Crypto exchange FTX has initiated US bankruptcy proceedings and CEO Sam Bankman-Fried has resigned, after a liquidity crisis at the cryptocurrency group that has prompted intervention from regulators around the world.

The distressed crypto trading platform had been struggling to raise billions in funds to stave off collapse after a wave of withdrawals and after a potential rescue deal by larger rival Binance collapsed within a day.

The company said in a statement on Friday, shared via a tweet, that FTX and its affiliated crypto trading fund Alameda Research and approximately 130 other companies have commenced voluntary Chapter 11 bankruptcy proceedings in Delaware.

John J Ray III has been appointed CEO of the group. Bankman-Fried will assist with an orderly transition.

“I’m really sorry, again, that we ended up here,” said FTX founder Bankman-Fried in a series of tweets after the commencement of the bankruptcy filing.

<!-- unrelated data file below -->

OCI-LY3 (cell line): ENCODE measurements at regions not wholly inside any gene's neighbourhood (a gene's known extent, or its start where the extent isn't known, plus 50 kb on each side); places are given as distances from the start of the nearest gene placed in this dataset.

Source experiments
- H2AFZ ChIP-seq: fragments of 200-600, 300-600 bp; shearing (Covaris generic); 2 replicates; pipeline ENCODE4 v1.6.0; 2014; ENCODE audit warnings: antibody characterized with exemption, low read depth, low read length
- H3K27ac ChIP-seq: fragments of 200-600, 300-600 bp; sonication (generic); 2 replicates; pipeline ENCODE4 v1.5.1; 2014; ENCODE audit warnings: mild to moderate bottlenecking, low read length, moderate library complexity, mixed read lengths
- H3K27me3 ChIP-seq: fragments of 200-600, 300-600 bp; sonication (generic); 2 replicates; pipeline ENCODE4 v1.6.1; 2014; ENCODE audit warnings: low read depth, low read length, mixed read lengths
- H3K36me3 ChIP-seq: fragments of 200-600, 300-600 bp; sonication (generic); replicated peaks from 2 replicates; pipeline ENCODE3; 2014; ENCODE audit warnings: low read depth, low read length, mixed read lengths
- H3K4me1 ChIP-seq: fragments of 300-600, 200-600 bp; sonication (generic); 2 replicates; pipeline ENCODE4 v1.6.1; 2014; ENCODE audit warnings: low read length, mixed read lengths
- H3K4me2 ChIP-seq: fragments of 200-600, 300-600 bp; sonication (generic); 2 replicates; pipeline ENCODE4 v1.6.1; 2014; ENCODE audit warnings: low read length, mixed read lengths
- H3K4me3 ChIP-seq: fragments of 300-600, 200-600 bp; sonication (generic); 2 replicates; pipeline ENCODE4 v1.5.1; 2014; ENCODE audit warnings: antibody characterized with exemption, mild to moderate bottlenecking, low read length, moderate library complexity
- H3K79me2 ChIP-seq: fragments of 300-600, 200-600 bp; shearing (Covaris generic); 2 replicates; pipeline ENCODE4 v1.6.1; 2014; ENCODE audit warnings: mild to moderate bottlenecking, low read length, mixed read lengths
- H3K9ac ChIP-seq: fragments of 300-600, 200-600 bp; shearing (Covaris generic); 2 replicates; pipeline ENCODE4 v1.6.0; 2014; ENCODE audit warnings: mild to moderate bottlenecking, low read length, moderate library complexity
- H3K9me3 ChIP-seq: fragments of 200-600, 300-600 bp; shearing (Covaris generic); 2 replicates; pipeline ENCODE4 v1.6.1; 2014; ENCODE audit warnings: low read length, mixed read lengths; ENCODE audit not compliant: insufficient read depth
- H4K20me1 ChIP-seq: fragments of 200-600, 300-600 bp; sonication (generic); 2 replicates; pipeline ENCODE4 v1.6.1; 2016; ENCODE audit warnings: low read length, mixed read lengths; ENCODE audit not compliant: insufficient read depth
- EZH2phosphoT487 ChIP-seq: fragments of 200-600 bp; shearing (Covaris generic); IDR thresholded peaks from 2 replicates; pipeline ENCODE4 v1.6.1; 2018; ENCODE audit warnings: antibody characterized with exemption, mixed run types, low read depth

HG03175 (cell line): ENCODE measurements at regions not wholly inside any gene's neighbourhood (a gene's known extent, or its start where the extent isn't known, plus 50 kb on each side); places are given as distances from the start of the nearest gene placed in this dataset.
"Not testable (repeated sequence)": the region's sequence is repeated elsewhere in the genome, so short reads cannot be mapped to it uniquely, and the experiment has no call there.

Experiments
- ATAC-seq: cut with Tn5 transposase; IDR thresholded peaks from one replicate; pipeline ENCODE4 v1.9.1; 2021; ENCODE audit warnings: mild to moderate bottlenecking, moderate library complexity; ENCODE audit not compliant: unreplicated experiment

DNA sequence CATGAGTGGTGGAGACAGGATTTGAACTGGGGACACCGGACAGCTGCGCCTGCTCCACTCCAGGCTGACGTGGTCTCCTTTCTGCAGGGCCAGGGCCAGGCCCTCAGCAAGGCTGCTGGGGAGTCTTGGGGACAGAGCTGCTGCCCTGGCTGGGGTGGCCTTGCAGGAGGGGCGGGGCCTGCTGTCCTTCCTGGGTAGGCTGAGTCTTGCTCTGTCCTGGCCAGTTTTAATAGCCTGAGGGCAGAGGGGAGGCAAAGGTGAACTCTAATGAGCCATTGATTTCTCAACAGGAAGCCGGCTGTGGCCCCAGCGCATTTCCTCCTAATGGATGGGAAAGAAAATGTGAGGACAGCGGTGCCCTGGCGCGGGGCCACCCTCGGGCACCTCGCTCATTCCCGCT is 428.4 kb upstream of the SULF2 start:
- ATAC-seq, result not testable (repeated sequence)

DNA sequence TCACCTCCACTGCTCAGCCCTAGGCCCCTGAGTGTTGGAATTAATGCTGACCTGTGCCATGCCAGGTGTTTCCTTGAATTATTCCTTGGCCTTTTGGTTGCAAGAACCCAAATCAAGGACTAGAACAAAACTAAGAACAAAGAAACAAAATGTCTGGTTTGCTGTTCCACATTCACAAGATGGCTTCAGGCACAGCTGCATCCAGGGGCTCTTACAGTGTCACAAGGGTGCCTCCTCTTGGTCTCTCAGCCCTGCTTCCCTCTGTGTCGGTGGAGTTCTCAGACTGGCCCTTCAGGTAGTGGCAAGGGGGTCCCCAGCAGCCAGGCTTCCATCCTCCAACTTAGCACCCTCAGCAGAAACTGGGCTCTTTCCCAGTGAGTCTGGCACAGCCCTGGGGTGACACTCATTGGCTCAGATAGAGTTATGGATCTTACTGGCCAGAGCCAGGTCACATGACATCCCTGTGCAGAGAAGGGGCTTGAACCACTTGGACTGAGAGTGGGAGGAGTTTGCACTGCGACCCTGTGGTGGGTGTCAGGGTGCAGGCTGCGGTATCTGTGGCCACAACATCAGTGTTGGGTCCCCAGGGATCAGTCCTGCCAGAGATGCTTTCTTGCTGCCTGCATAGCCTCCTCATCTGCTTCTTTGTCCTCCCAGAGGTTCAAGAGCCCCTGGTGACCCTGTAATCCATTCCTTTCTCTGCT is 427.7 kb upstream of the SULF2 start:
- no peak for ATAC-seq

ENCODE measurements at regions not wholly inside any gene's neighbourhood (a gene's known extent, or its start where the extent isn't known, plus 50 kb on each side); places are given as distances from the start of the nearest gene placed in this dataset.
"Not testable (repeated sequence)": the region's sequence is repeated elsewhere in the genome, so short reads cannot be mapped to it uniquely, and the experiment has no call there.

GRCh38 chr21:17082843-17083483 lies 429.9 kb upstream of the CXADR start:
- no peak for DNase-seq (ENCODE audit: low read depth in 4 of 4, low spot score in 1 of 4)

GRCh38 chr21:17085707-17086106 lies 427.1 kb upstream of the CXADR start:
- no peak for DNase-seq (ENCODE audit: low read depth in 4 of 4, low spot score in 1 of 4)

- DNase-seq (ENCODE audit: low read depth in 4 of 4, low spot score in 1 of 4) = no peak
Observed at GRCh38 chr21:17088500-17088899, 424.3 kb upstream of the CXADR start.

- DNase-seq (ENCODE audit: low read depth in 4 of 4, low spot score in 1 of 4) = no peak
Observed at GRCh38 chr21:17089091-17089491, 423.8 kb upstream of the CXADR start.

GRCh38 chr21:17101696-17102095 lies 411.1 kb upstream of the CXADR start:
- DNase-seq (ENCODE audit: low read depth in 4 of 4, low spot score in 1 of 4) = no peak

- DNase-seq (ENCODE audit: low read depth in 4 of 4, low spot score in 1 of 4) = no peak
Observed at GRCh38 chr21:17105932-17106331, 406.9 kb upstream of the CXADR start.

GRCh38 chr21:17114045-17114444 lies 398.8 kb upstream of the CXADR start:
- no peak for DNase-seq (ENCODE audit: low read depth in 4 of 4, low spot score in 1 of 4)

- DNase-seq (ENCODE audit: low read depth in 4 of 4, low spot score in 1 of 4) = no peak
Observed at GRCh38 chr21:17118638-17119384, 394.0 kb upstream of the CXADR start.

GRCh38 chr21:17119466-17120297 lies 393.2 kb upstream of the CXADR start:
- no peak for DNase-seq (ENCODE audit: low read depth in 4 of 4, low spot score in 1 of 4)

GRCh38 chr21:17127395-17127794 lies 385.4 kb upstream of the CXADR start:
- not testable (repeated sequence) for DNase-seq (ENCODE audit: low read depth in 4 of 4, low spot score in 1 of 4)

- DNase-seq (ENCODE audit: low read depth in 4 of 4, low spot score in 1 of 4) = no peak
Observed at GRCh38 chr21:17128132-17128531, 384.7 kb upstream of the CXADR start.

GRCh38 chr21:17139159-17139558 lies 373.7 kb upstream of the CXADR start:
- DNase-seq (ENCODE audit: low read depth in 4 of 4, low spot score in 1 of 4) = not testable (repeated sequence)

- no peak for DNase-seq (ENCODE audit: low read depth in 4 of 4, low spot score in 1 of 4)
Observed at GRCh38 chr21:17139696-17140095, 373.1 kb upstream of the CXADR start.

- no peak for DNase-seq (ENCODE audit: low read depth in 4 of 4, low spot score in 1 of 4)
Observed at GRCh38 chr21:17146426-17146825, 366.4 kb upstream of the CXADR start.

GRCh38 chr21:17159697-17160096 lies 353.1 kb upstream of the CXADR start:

In his tweets, Bankman-Fried said the bankruptcy filing “doesn’t necessarily have to mean the end for the companies” and that he was “optimistic” the group’s new CEO would “help provide whatever is best”.

In its bankruptcy petition, FTX said that it has $10bn to $50bn in assets, $10bn to $50bn in liabilities, and more than 100,000 creditors.

“The FTX group has valuable assets that can only be effectively administered in an organized joint process,” Ray said in the statement.

“I want to ensure every employee, customer, creditor, contract party, stockholder, investor, governmental authority and other stakeholders that we are going to conduct this effort with diligence thoroughness and transparency.”

Some investors, including Sequoia and SoftBank, had already marked FTX investments to zero. Skybridge Capital is working to buy back its FTX stake, the alternative investment firm’s founder Anthony Scaramucci said in an interview with CNBC on Friday.

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